Seattle-based etailer and cloud provider Amazon recently filed a patent application for a pay-by-selfie technology that would allows shoppers to make purchases with photos/videos, instead of typing a password for their accounts.
Though more secure than passwords, pay-by-selfie—and any visual or biometric identification technology—could open up a slew of new privacy and security concerns. For example, unlike passwords or credit card numbers, fingerprints and other biometric data cannot be replaced if they’re stolen.
In details provided in the patent, a phone or computer “can prompt the user to perform certain actions, motions, or gestures, such as to smile, blink, or tilt his or her head.” This would hypothetically prevent data theft situations such as a bad actor using a photo to impersonate a shopper.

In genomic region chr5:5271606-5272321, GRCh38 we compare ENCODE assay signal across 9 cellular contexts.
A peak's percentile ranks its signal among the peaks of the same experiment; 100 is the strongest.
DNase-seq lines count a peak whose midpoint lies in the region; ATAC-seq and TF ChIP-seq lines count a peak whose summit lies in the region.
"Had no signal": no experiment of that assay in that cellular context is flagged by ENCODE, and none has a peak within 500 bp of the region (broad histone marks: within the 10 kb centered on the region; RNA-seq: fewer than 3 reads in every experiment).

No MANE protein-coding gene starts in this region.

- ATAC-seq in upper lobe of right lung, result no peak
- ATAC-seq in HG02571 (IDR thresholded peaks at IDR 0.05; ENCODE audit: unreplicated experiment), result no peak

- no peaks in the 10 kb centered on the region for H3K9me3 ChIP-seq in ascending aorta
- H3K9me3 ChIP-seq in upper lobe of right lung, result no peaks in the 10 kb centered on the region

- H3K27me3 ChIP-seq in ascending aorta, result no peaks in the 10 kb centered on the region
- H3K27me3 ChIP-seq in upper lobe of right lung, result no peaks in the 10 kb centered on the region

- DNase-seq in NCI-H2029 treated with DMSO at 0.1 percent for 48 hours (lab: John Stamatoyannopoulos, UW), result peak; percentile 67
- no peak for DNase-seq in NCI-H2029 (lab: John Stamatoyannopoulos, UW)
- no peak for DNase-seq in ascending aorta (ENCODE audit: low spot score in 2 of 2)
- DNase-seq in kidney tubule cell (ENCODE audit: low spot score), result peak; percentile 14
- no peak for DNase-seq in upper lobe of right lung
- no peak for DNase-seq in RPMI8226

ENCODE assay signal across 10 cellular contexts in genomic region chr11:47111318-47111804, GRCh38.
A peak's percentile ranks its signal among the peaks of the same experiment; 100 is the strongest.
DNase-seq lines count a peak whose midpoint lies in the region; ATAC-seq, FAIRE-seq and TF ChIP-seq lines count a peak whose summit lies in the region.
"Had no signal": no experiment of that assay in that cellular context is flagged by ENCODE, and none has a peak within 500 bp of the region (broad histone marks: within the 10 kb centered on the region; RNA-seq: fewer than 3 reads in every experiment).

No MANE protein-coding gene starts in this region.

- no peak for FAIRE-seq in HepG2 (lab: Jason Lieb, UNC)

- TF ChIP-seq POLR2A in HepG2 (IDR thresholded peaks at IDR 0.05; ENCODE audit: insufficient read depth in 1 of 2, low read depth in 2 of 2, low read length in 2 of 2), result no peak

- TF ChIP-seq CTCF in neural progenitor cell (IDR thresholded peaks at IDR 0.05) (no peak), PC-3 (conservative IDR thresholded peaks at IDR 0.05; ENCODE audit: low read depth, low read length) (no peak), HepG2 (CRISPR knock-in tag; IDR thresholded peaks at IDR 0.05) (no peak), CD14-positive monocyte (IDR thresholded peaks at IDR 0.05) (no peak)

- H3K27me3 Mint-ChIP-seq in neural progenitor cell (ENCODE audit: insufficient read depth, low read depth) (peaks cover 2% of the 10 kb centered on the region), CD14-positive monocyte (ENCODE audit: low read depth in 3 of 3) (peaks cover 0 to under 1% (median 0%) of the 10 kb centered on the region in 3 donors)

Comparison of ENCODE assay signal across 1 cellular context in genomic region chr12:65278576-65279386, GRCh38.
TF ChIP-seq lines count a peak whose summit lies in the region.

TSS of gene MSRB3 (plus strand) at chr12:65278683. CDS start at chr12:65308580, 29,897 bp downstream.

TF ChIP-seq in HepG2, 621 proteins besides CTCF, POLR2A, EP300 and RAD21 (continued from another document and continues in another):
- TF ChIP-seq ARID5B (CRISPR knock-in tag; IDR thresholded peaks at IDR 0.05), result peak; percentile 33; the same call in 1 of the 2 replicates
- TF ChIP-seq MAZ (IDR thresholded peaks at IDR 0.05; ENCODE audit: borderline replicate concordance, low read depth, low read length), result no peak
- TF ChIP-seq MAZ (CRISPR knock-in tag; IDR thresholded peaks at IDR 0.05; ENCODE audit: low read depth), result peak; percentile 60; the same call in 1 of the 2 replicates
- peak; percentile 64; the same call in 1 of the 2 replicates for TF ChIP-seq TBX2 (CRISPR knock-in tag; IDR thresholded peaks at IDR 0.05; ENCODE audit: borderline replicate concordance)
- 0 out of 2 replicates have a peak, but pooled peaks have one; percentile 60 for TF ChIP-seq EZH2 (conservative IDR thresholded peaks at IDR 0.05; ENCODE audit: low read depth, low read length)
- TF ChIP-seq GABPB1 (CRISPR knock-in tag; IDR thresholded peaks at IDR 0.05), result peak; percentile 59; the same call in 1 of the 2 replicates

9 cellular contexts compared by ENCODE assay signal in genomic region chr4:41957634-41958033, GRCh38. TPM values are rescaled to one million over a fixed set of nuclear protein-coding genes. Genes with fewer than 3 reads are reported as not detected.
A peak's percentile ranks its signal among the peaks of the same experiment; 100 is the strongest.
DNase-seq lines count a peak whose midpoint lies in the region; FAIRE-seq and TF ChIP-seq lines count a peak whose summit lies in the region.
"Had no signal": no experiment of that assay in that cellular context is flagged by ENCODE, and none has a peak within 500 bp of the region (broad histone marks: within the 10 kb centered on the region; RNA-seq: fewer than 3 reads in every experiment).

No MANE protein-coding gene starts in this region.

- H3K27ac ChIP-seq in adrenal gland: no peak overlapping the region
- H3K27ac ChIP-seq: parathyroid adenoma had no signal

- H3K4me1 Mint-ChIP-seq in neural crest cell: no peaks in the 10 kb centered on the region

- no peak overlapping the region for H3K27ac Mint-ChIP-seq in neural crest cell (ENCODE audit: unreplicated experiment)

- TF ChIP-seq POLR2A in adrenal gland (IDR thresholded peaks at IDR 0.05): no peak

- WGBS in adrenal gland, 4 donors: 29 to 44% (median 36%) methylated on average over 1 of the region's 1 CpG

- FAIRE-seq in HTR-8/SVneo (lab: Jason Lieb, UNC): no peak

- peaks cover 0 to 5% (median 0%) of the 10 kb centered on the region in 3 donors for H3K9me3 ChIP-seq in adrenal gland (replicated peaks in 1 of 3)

“As people are utilizing computing devices for an increasing variety of tasks, there is a corresponding need to improve the security available for these tasks,” said Amazon in its patent application to the U.S. Patent Office. “The entry of these passwords on portable devices is not user friendly in many cases … and can require the user to turn away from friends or co-workers when entering a password, which can be awkward or embarrassing in many situations.”